For example, if the tail T of the socket lb has been introduced first through the upper end (for FIG. 8) of the how ing 25, the driving in of the socket lb into the said housing is effected in the direction of the arrow F in this case, it is the tongues 22 which will arrive first in contact with the bosses 28.

' If an inserting force continues to be exerted on the socket lb,

operation of piercing enables thus to be eliminated the burrs I caused by the milling ofthe slots 12.

The cross section in the portion comprising the slots, at this stage of manufacture thesocket 1, is shown in FIG. 6,'by the contour in mixed line. The width ofthe slots 12 is then equal to L. v

Lastly, the portion comprising the slots is mechanically deformed in permanent manner by a constricting operation, so as to obtain the portion 4 which has a concavity in the longitudinal direction. The strips 11 are displaced, in the course of this deformation, radially inwardly, from the position in line of FIG. 6 to the position in continuous line of the sameFIG. Asaresultthereisareductionintheradiusofthe hole and, at the same time, a reduction of the width of the slots 12 which become equal to l, I being less than L.

In FIGS. 7 to 10, there is shown another embodiment 1 which is a variation lb of the socket l of FIG. 1. The elements of FIGS. 7 to 10 identical with elements already encountered are denoted by the same reference figures followed by the letterband will notbedescribed again.

One of the strips llb at least is cut out by a transverse slot extending between two neighboring longitudinal slots 12b so that two tongues 21, 22, arranged head to tail with respect to one another, are formed from the strip 11b which has bee cut transversely.

The tongues 21, 22 separate outwardly so as to project by their ends or free transverse edges 23, 24, over the outer surface of the socket lb. The said tongues have a rectangular contour of which three sides are free, the fourth side being located at the junction of the tongue with the outer surface of the socket.

, Preferably, when the polygonal line 9b is a regular polygon with an even number of equal sides at least four in number, and especially in the case of a hexagon, two diametrically opposite strips llb are each cut into two tongues 21, 22 by a transverse slit 20, as shown in the drawings.

In general, the slit 20 is arranged substantially midway along the longitudinal slots 12b.

By referring to FIG. 8, it is seen that the socket lb is intended to be mounted in a housing 25 provided in a insulating support 26. The housing 25 traverses the said support from one side to the other and opens on to two opposite surfaces of this latter. The said housing 25 is limited by a prismatic surface whose cross section is slightly greater than the section of the socket lb, the contour of the said cross section being parallel to that of a transverse section of the socket lb.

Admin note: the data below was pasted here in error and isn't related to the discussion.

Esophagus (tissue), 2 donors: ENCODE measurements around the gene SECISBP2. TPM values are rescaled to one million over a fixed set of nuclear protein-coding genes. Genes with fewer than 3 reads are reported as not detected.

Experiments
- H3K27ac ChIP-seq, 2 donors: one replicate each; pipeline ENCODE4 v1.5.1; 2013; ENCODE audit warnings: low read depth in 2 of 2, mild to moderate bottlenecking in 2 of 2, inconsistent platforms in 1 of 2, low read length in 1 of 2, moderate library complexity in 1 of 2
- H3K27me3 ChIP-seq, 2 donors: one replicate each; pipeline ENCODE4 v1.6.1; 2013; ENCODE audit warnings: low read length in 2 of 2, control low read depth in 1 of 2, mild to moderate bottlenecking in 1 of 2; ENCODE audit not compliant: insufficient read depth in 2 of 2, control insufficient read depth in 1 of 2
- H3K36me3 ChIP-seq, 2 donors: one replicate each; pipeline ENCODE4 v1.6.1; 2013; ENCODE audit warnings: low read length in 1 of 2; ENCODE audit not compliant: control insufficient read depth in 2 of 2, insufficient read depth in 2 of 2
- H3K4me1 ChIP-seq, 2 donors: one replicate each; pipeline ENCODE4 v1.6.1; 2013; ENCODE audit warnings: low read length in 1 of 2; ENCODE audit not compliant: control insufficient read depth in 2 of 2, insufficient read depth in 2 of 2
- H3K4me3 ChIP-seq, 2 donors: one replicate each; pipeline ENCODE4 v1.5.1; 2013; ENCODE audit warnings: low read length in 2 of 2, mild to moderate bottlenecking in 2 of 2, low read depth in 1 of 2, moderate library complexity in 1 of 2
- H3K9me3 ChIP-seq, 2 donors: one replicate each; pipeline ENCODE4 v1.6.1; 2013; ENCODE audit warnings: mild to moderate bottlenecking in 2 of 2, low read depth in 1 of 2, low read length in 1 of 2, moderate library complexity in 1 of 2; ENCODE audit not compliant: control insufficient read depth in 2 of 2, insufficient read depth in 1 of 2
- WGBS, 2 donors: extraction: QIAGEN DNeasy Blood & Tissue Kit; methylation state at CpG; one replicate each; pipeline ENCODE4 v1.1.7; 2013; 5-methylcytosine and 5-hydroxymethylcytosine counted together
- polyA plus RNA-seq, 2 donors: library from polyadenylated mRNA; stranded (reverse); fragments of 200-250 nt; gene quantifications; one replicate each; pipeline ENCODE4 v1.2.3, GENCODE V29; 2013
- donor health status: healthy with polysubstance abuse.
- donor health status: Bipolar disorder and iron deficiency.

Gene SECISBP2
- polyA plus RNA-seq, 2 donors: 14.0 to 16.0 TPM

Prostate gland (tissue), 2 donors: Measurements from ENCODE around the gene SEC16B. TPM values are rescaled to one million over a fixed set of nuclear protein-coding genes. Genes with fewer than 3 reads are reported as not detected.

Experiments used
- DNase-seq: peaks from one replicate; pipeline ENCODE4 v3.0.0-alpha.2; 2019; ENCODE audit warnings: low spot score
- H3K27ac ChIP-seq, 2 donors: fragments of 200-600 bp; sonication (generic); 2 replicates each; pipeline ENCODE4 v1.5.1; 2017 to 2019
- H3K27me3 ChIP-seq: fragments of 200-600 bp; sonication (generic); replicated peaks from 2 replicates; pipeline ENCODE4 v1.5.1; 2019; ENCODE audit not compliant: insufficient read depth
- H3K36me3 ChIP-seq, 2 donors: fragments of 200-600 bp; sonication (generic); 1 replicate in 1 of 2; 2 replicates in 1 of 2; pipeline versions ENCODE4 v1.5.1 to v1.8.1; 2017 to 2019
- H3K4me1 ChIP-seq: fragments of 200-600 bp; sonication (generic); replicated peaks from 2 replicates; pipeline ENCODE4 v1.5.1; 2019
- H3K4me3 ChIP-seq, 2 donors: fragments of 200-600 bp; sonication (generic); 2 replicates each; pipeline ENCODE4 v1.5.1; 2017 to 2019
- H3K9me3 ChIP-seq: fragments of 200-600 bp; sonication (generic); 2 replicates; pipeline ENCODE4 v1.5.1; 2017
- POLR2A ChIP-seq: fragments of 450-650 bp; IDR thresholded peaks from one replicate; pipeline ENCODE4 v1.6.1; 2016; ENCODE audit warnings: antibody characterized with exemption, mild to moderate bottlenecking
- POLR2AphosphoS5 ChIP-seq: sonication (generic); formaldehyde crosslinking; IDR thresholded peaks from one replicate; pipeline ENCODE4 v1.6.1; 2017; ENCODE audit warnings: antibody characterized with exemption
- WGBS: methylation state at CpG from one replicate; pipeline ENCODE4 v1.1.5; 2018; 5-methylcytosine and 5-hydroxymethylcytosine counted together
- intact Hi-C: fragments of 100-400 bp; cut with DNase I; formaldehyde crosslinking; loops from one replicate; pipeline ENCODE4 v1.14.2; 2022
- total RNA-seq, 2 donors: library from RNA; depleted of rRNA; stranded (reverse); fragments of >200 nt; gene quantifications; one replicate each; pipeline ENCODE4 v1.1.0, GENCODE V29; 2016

One or several longitudinal grooves 27 arranged to receive the one or more transversely cut strips 1 lb, are provided in the walls of the support 26 which bond the housing 25. The width of these strips is slightly greater than that of the tongues 21, 22. Midway along each group 27, a boss 28 is provided. These bosses 28 are adapted to cooperate with the tongues 21, 22 on the introduction of the socket lb into the housing 25, so as to ensure locking of the socket in the said support. The grooves 27 open at each end of the housing 25.

The mounting of the socket lb in the support 26 is effected in the following manner. The socket lb is introduced into the housing 25, through any end of the latter, by taking the the bosses 28 will cause the withdrawal of the tongues 22, which permits the socket 1b to continue to penetrate into the housing 25. As soon as the free edges 24 of the tongues 22 have cleared the bosses 28, the said tongues 22, by reason of their elasticity, are raised and resume the position that they had before coming into contact with the bosses 28. The dimension of the boxes 28 along the direction of the arrow F, is equal to the width of the transverse slot 20, i.e., to the distance, along the direction F, of the free edges 23 and 24 of the tongues 21, 22. Thus, at the instant when the tongues 22 areraised, afierclearingthebosses28,thefreeedges23ofthe tongues 21 come into contact with the surface of the said bosses opposite to that which is situated facing the free edges 24 of the tongues 22.

The cooperation of the tongues 21, 22 and the bosses 28 ensure on one hand, the positioning of the socket lb in the housing 25, along the axis of the latter, and, on the other hand, the locking of the socket in the support.

In FIG. 8, the surfaces of the bosses 28 which come into contact with the free edges 23, 24 of the tongues, are substantially right angles to the axis of the housing 25. In a variation of the embodiment, these surfaces could be inclined on the said axis so that the cross section of the bosses 28, instead of being rectangular as in FIG. -8, would be trapezoid, the small base being turned towards the axis of the housing 25 and being less than the width of the slot 20, while the large base of the section of the boss furthest spaced from the axis of the housing, would have a dimension greater than the width of the slot 20.

It is obvious that instead of introducing the socket lb through the upper end of the housing 25, it could be introduced through the lower end of the said housing along the arrow F the tongues 21 then coming first into contact with the bosses 28 and being withdrawn under the action ofthese latter to be raised again after their clearance.